Journal of ISSN: 2373-4426JPNC

Pediatrics & Neonatal Care
Case Report
Volume 5 Issue 6 - 2016
Uncommon Complication of Paediatric Umbilical Hernia: Spontaneous Evisceration. Case Report and Literature Review
Taieb Chouikh1*, Anis Echaieb1, Dahmane Belkhir1, Georges Audry2, Claire Raquillet1
1Department of Paediatric Surgery, Hopital Robert Ballanger Aulnay Sous bois, France
2Department of Paediatric Surgery, Hopital Armand Trousseau Paris, France
Received: July 20, 2016| Published: November 11, 2016
*Corresponding author: Taieb Chouikh MD, Pediatric Surgeon, Department Of Pediatric Surgery Hopital Robert Ballanger Aulnay Sous bois France, Hopital Robert Ballanger, BD Robert Ballanger, Service de chirurgie, pédiatrique, Aulnay Sous Bois 93600, France, Email:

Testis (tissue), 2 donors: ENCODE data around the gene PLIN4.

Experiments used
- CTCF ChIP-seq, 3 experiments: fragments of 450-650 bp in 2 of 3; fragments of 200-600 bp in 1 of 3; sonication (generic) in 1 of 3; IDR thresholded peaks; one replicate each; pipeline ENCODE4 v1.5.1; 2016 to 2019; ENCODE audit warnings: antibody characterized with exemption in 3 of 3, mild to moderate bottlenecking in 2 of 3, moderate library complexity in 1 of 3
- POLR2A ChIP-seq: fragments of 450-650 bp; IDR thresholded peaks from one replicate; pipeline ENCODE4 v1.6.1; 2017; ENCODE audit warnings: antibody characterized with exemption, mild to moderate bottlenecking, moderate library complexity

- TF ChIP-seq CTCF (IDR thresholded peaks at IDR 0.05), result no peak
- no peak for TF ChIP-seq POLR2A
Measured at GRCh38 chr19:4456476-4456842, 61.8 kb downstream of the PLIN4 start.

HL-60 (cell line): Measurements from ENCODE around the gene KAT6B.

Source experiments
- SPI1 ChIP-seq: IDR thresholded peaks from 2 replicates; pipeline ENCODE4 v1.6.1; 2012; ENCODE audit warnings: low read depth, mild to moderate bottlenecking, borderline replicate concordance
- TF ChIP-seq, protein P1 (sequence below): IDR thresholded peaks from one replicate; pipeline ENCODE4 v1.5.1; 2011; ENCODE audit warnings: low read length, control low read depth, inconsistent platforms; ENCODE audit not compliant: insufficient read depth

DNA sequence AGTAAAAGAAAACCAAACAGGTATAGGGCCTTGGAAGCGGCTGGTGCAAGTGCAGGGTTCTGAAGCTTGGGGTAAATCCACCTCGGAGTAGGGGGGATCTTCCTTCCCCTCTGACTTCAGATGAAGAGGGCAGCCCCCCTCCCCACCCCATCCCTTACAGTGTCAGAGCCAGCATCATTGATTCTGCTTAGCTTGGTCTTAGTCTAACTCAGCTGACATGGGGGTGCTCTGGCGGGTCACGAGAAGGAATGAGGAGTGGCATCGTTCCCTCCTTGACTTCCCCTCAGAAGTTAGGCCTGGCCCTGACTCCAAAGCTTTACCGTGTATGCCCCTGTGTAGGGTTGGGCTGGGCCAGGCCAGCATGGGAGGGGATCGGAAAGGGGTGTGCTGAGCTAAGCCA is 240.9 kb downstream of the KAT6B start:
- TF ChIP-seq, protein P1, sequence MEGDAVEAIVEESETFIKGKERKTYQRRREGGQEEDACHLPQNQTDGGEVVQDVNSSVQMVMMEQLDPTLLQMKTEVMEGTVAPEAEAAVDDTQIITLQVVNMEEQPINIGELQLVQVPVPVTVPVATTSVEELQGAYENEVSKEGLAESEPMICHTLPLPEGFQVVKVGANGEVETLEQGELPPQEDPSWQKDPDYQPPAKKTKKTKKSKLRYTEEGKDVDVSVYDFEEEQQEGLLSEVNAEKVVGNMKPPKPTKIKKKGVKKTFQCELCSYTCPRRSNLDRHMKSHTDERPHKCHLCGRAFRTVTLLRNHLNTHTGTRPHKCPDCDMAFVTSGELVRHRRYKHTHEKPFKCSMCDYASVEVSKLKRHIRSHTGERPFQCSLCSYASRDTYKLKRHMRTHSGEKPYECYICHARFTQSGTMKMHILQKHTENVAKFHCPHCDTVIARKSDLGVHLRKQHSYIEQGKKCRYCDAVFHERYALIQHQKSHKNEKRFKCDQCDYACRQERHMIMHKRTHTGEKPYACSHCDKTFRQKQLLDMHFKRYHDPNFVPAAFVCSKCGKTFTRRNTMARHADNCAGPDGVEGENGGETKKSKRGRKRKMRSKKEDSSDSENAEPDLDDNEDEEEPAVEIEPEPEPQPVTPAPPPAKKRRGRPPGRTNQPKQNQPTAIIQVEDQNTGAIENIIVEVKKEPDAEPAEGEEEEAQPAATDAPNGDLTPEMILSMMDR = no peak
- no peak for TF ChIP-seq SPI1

Citation: Chouikh T, Echaieb A, Belkhir D, Audry G, Raquillet C (2016) Uncommon Complication of Paediatric Umbilical Hernia: Spontaneous Evisceration. Case Report and Literature Review. J Pediatr Neonatal Care 5(6): 00202. DOI: 10.15406/jpnc.2016.05.00202

Abstract

The umbilical hernia is common in children. Most of the cases have a spontaneous regression around the age of 3 years. Complications are very rare and thus surgery is not routinely indicated before the age of 3 years. We report an exceptional case of spontaneous rupture of an umbilical hernia with emphasis on the management of this rare complication and a literature review of similar cases.

Keywords: Umbilical hernia; children; Spontaneous evisceration

Introduction

An umbilical hernia is not exceptional in first years of life. It is estimated that one out of six children has an umbilical hernia.